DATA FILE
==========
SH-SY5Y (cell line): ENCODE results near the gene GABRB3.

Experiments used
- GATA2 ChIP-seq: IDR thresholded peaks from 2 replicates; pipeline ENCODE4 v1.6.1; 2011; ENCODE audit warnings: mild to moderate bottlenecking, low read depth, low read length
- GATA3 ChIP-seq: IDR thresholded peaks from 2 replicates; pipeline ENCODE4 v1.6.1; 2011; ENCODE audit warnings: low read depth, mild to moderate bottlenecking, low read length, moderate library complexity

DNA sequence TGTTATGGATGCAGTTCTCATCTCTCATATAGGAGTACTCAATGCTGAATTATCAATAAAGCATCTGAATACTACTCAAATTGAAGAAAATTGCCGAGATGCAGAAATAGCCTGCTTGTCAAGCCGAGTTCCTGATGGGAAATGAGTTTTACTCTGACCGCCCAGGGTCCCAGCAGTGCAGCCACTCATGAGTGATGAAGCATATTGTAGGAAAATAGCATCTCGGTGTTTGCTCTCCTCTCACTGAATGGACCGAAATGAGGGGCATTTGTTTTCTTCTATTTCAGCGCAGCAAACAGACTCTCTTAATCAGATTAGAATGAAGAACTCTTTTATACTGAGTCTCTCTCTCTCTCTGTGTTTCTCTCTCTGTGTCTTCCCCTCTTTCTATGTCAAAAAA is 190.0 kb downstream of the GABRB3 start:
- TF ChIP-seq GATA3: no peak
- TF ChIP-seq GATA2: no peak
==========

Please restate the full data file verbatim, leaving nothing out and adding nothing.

SH-SY5Y (cell line): ENCODE results near the gene GABRB3.

Experiments used
- GATA2 ChIP-seq: IDR thresholded peaks from 2 replicates; pipeline ENCODE4 v1.6.1; 2011; ENCODE audit warnings: mild to moderate bottlenecking, low read depth, low read length
- GATA3 ChIP-seq: IDR thresholded peaks from 2 replicates; pipeline ENCODE4 v1.6.1; 2011; ENCODE audit warnings: low read depth, mild to moderate bottlenecking, low read length, moderate library complexity

DNA sequence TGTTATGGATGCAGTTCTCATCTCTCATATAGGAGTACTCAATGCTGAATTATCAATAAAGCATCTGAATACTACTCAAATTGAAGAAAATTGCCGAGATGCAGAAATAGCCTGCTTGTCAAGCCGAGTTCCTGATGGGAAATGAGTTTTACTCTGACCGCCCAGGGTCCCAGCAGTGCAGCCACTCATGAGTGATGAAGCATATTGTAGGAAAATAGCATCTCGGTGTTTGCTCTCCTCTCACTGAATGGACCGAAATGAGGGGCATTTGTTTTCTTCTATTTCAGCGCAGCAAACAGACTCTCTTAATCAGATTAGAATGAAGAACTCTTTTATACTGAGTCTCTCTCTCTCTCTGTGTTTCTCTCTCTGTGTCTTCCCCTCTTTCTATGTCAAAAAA is 190.0 kb downstream of the GABRB3 start:
- TF ChIP-seq GATA3: no peak
- TF ChIP-seq GATA2: no peak